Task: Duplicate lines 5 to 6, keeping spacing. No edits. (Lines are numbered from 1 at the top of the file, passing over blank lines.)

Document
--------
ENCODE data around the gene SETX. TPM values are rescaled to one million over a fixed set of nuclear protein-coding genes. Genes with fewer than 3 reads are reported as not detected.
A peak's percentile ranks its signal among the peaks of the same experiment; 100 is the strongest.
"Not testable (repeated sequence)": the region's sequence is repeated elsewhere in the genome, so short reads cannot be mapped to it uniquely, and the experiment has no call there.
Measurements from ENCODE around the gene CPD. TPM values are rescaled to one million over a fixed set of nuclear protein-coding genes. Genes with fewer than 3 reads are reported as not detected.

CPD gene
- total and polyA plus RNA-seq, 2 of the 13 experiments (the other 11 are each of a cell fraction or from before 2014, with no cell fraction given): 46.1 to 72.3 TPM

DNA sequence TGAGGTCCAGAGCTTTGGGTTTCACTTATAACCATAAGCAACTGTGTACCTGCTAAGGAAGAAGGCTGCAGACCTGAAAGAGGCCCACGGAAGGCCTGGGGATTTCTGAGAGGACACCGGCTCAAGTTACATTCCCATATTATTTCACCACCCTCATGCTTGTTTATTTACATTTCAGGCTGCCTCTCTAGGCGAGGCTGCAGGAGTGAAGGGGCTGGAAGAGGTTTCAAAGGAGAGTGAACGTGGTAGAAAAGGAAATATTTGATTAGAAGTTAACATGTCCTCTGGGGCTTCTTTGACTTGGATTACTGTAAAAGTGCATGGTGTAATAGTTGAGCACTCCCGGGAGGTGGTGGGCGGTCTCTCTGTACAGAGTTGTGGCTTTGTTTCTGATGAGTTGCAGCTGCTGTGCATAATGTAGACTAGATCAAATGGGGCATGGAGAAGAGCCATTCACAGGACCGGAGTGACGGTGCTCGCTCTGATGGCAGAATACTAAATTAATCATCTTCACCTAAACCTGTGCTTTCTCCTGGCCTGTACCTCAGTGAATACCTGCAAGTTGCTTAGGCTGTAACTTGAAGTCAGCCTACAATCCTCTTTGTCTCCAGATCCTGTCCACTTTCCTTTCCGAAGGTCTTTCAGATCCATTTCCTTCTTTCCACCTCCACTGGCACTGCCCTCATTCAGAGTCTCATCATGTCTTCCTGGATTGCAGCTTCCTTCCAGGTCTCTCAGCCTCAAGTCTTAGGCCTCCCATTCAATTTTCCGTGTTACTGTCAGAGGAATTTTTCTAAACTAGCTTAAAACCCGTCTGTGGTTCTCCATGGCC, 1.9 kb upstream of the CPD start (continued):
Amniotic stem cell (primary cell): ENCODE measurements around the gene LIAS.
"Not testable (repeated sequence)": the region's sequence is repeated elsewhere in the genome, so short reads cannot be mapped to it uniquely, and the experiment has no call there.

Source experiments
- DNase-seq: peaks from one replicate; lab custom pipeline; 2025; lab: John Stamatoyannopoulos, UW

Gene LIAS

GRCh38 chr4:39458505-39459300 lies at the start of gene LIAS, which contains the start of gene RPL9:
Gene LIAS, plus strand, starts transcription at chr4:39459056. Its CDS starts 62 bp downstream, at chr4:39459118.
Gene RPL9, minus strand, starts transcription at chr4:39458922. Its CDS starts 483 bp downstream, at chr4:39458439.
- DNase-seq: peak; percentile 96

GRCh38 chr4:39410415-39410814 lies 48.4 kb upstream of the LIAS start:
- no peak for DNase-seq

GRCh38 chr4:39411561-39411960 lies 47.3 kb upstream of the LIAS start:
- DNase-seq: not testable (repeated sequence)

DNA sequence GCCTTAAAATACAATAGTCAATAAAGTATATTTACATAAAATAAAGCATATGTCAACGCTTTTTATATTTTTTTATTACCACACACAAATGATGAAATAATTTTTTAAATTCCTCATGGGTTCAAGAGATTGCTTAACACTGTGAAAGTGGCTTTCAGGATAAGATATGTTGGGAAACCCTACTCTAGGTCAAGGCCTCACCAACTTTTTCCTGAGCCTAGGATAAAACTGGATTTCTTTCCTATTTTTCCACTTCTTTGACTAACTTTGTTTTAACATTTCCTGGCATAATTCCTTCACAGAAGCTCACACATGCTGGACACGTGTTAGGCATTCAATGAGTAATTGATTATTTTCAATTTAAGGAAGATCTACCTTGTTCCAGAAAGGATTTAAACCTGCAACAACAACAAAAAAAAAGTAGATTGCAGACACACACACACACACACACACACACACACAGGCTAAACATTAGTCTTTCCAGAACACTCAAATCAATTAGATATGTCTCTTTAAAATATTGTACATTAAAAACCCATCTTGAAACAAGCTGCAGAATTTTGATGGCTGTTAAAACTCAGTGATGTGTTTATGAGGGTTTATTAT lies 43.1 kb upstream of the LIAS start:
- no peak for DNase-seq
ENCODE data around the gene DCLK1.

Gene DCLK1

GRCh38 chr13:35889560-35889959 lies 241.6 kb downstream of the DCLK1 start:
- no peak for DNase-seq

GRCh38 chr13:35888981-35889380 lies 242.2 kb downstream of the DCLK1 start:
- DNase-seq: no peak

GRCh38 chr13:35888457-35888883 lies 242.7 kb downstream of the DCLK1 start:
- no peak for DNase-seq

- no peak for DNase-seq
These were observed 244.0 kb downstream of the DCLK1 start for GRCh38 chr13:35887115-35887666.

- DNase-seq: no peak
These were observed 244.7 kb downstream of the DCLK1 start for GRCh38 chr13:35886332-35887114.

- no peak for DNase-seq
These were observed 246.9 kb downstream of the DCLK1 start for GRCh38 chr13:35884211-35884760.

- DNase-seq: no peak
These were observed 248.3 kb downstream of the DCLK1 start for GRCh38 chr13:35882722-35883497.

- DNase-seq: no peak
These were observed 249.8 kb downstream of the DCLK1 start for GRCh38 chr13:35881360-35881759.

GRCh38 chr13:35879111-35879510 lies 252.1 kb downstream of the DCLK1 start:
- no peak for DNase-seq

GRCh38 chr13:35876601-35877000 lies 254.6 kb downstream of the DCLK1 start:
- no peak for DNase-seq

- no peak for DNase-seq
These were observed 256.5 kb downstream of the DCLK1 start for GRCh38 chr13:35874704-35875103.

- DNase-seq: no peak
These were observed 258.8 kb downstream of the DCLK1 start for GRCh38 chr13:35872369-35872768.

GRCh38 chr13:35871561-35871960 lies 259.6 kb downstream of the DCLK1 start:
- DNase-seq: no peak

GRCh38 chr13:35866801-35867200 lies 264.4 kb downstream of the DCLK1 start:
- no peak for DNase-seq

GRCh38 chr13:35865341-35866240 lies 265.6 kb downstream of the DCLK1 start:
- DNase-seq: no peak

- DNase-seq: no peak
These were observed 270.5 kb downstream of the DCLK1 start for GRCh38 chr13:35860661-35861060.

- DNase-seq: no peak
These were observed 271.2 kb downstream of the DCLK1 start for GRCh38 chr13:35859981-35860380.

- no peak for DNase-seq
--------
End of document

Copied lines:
CPD gene
- total and polyA plus RNA-seq, 2 of the 13 experiments (the other 11 are each of a cell fraction or from before 2014, with no cell fraction given): 46.1 to 72.3 TPM